TV Ratings Are Headed In The Right Direction

There are topics that I know just enough about to be dangerous. TV ratings are one of them. I’ll probably regret stepping off into this realm, for fear of getting my head bitten off by those that do this for a living. But I’m going to give it a try.

While comparing IndyCar and the NFL seems like a pointless exercise in terms of volume, the two are heading into different directions. And for once, the direction is in the favor of IndyCar.

If you haven’t heard, NFL TV ratings are down 10-13% this season, depending on where you get your information. This is huge for a league that never worried about ratings before. All they had to do was schedule a game on TV, and fans and advertisers would flock to it.

A few years ago, stadium attendance started to drop. That wasn’t surprising, given the fact that the cheapest tickets are in the $75-$85 range while parking is usually $20-$30. If you weren’t smart enough to eat before you left home; a hot dog is around $5 and a beer is $10. So, if you bought the cheap seats at $75 and took only your spouse or date, you parked your car and you each had a dog and two beers – you are looking roughly at a total of around $230 or more. That’s a little pricey to go watch mediocre-to-bad teams like the Titans and Colts, as Susan and I will be doing this Sunday.

Not only is it cost prohibitive (that’s code-speak for “too expensive”) to go to an NFL game, the advent of high-definition television and massive screens have made the home viewing experience that much better.

But the NFL didn’t seem to care. They were the 900-pound gorilla when it came to TV ratings. It seemed that advertisers were willing to pay whatever the NFL dictated, just to have a presence on NFL games.

Well, it seems those days are gone.

Through five weeks, the NFL has seen their ratings sag like never before. ESPN’s Monday Night Football is reportedly bringing in record-low ratings. The league is blaming it on this being an election year. I’m not buying it. TV ratings for almost everything are down across the board. Everything that is, except for IndyCar.

Over the past couple of seasons, ratings for IndyCar have been increasing. Not a lot mind you, but increasing.

What is the reason for that? Skeptics will say that IndyCar ratings have been so abysmal over the last decade, that one extra household is noticeable. While that is an exaggeration, it’s true that it is easier to make a dent in the ratings when you are drawing only six to seven hundred thousand viewers for your telecasts. The flipside of that is that it is easier to detect a downturn when your viewing population is so small.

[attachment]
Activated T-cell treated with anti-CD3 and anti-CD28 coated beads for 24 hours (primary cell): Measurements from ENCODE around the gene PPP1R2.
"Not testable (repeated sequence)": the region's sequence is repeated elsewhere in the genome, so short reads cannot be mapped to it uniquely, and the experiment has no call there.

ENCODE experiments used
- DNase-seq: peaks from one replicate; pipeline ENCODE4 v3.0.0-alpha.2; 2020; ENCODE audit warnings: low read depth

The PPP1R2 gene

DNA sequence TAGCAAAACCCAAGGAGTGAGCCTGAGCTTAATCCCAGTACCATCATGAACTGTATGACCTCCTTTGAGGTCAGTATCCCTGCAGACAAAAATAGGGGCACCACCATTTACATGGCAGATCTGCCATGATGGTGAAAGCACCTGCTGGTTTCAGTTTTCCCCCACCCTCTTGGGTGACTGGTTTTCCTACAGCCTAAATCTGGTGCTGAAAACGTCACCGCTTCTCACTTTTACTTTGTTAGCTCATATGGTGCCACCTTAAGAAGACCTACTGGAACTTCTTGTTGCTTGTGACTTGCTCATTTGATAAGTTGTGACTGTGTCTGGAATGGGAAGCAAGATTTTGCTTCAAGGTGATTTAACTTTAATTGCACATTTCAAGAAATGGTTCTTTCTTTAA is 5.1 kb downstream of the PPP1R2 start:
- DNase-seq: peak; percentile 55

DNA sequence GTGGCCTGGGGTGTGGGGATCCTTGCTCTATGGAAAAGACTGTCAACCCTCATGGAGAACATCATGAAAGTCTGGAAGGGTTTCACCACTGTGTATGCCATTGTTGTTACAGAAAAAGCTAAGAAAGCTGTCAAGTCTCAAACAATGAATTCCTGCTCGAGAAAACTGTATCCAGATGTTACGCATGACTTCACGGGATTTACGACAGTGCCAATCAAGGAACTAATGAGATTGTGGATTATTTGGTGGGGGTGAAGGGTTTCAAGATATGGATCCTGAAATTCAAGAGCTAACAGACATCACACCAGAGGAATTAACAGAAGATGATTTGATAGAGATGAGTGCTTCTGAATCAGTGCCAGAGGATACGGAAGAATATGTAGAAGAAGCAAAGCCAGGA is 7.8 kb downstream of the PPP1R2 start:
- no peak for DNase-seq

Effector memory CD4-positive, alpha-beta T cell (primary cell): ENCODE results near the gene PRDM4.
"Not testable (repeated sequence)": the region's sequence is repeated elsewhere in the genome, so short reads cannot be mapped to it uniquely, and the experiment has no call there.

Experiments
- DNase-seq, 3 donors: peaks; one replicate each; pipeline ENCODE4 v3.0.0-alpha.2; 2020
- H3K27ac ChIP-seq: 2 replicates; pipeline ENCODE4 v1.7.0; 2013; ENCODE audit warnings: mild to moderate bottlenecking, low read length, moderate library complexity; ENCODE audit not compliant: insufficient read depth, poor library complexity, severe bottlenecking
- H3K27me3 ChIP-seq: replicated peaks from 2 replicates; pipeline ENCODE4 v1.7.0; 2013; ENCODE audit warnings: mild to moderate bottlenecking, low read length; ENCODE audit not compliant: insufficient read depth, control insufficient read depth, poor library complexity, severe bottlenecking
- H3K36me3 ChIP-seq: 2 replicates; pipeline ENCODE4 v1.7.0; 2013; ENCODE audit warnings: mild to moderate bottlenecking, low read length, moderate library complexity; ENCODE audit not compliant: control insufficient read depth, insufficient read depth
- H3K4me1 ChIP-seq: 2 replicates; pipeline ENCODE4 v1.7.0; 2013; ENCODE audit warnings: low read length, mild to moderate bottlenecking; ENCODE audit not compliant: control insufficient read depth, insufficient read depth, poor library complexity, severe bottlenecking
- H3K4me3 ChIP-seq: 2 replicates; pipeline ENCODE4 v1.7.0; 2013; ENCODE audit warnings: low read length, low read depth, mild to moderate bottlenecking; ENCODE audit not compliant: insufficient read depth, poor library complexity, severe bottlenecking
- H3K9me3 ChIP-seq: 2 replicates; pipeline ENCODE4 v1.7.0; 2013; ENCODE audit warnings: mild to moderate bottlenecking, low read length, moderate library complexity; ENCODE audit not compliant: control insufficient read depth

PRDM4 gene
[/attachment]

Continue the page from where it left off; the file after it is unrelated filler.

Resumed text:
Others will say that there is nowhere to go but up. There have been a few races over the past five years or so that pulled in a 0.1 rating. That’s not 1.0 – that’s 0.1. Is there a measurement lower than that? Keep in mind that the lowly Titans average around 21.0 in the Nashville area. Back when they were winning, the Titans were pulling in local ratings over 30.0. The Super Bowl will normally bring in a 45-50 rating, which brings a 0.1 rating into perspective.

But this is a new day. Last weekend, the late NFL game on FOX between the Bengals and Cowboys brought in a national rating of 12.1, which led the NFL weekend. By comparison, the Monday Night game between Tampa Bay and Carolina garnered a 5.6 rating, down 27% from last year’s week five matchup.

We’re not just talking about the NFL. The NBA and Major League Baseball are taking hits as well. And what about NASCAR? Last week’s race at Charlotte was down 14% from last year’s Charlotte race. Of course, that’s not a fair comparison, because the race was postponed from Saturday night to Sunday – a move that would certainly affect ratings. Well, the week before when they ran at Dover – NASCAR got a 1.5 rating compared to a 1.9 last season with neither affected by weather. That’s a 21% drop from last year to this season. This is not coincidence, it’s a trend.

Since 2014, TV ratings for IndyCar are up 29%. That’s also not a coincidence. The naysayers and the Legions of the Miserable will give you all kinds of reasons why those numbers are skewed. But keep in mind, you can spin statistics anyway you want to in order to prove a point.

As I said earlier, I may regret jumping into this because I don’t understand all of the intricacies of TV ratings and what they all mean. But I do know that NASCAR and the NFL are now wringing their hands over their plummeting ratings, while IndyCar is boasting that theirs are headed in the right direction.

Is this a victory? No. But it is a sign that some of the things that IndyCar CEO Mark Miles has done may actually be starting to work. I’ve not been too kind to Mr. Miles since he took over in 2013, but he deserves some credit. It could be that his stability alone has made a difference. Randy Bernard was unceremoniously dumped after two and a half years on the job. Jeff Belskus reluctantly served in the role for less than a year, after Tony George was ousted.

As Mark Miles is slowly but surely moving away from the advice of the Boston Consulting Group and listening to more qualified racing minds, he is starting to get some things right, thereby allowing the series to finally grow some.

While IndyCar would kill to have the ratings that the NFL is fretting about, they can take comfort in knowing that their TV ratings are headed in the right direction. That’s something that the NFL and NASCAR cannot claim.

George Phillips

31 Responses to “TV Ratings Are Headed In The Right Direction”

  1. The NFL has shot themselves in the foot this year with their politics and such. Personally, I watch sports to get away from the Fox News/CNN crap, and the NFL can’t seem to realize that fact.

    NASCAR is awfully fake these days, with the “rivals” pushing and shoving after races, it’s silly. While their “CHASE” is exciting I guess, I don’t really feel that it rewards a true champion.

    Indycar is the last series that rewards the true champion over the full season which is great. I am not sure it is exciting to watch though. I wince thinking about a new fan seeing that the title will be decided, turns on Sonoma and and that is their first experience. That’s depressing!